POV-Ray : Documentation : 1.3.7.1 Introduction
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1.3.7 Radiosity   1.3.7.2 Radiosity with conventional lighting

1.3.7.1 Introduction

Radiosity is a lighting technique to simulate the diffuse exchange of radiation between the objects of a scene. With a raytracer like POV-Ray, normally only the direct influence of light sources on the objects can be calculated, all shadowed parts look totally flat. Radiosity can help to overcome this limitation. More details on the technical aspects can be found in the reference section.

To enable radiosity, you have to add a radiosity block to the global_settings in your POV-Ray scene file. Radiosity is more accurate than simplistic ambient light but it takes much longer to compute, so it can be useful to switch off radiosity during scene development. You can use a declared constant or an INI-file constant and an #if statement to do this:

  #declare RAD = off;

  global_settings {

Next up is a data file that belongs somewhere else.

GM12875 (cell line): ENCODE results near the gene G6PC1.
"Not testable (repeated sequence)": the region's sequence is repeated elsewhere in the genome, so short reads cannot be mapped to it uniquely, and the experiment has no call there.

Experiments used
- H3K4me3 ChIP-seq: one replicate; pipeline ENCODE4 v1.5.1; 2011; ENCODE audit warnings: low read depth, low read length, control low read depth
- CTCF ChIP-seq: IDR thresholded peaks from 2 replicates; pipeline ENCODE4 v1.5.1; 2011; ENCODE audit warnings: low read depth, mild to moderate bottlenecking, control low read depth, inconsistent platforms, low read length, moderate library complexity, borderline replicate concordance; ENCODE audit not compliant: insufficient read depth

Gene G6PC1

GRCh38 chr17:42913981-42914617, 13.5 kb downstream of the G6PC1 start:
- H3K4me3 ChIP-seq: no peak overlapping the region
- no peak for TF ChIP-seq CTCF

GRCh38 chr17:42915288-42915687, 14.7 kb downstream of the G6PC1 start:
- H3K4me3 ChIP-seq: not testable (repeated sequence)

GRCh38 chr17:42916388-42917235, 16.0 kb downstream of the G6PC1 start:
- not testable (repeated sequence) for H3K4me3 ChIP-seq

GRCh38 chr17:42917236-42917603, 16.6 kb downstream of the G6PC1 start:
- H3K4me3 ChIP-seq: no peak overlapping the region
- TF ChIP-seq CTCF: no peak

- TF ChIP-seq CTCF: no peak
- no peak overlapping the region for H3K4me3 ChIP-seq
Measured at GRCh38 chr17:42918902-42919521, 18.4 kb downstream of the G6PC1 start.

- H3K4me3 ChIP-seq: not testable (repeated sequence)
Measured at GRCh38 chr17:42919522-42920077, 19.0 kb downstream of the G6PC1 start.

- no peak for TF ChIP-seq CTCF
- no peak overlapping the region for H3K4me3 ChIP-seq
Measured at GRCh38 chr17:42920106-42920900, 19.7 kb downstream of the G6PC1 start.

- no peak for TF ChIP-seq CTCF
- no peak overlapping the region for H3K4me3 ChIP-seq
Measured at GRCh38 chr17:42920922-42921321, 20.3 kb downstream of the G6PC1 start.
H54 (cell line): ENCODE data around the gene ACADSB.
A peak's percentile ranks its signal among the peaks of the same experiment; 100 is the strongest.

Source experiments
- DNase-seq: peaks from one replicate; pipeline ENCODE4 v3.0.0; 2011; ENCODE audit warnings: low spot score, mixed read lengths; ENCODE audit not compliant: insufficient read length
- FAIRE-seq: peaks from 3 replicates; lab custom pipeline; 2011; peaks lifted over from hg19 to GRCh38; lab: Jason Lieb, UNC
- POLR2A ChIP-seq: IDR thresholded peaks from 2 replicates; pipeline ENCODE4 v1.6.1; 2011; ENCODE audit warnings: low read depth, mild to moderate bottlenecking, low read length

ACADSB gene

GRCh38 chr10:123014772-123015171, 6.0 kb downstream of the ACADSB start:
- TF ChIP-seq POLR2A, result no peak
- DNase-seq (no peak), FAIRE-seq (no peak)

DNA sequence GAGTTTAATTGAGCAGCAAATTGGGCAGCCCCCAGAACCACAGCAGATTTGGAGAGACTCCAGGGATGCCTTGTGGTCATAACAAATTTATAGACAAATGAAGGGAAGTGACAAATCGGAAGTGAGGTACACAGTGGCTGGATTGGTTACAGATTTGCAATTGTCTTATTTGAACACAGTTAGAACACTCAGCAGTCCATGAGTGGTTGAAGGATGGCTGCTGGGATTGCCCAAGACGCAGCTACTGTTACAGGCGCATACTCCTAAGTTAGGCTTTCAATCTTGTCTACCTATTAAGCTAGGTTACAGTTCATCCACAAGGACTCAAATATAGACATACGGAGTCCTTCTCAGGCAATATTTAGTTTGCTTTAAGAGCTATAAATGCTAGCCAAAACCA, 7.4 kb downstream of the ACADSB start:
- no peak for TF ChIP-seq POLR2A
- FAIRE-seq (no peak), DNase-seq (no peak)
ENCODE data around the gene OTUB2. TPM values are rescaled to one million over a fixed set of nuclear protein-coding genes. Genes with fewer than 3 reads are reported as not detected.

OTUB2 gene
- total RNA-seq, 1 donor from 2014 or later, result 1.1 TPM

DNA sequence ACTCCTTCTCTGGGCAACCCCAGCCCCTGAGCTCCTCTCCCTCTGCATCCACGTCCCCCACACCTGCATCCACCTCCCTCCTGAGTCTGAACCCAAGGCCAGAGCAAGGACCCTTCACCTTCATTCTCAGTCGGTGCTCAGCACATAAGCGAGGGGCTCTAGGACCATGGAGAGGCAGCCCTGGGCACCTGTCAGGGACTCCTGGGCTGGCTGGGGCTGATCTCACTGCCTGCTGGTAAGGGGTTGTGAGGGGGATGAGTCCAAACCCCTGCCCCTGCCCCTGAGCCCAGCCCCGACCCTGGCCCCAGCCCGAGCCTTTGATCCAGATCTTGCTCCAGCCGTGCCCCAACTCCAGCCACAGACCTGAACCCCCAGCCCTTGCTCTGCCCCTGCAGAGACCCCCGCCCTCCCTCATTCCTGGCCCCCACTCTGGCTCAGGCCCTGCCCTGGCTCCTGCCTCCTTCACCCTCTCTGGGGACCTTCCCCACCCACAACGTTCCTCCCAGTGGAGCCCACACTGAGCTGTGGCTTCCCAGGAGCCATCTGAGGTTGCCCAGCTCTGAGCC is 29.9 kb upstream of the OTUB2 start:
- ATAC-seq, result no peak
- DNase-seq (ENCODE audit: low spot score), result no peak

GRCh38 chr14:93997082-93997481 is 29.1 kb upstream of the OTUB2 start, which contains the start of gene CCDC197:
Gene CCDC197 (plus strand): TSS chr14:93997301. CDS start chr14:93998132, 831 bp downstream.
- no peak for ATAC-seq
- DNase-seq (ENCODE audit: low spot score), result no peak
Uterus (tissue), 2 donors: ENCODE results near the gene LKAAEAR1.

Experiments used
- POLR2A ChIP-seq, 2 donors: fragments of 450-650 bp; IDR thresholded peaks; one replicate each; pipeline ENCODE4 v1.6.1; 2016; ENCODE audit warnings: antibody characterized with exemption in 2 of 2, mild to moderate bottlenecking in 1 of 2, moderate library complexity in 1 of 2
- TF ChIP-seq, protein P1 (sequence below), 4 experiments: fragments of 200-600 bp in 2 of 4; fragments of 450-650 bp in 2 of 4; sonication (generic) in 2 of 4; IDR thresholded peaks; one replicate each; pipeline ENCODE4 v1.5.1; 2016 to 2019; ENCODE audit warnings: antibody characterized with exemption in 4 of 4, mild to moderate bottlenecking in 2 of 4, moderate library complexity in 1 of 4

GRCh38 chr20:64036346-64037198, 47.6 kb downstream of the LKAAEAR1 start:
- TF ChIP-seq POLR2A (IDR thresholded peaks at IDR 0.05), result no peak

#if(RAD)
        radiosity {
           ...
        }
     #end
  }

Most important for radiosity are the ambient and diffuse finish components of the objects. Their effect differs quite much from a conventionally lit scene.

  • ambient: specifies the amount of light emitted by the object. This is the basis for radiosity without conventional lighting but also in scenes with light sources this can be important. Since most materials do not actually emit light, the default value of 0.1 is too high in most cases. You can also change ambient_light to influence this.
  • diffuse: influences the amount of diffuse reflection of incoming light. In a radiosity scene this does not only mean the direct appearance of the surface but also how much other objects are illuminated by indirect light from this surface.

More about "reference section"

1.3.7 Radiosity   1.3.7.2 Radiosity with conventional lighting


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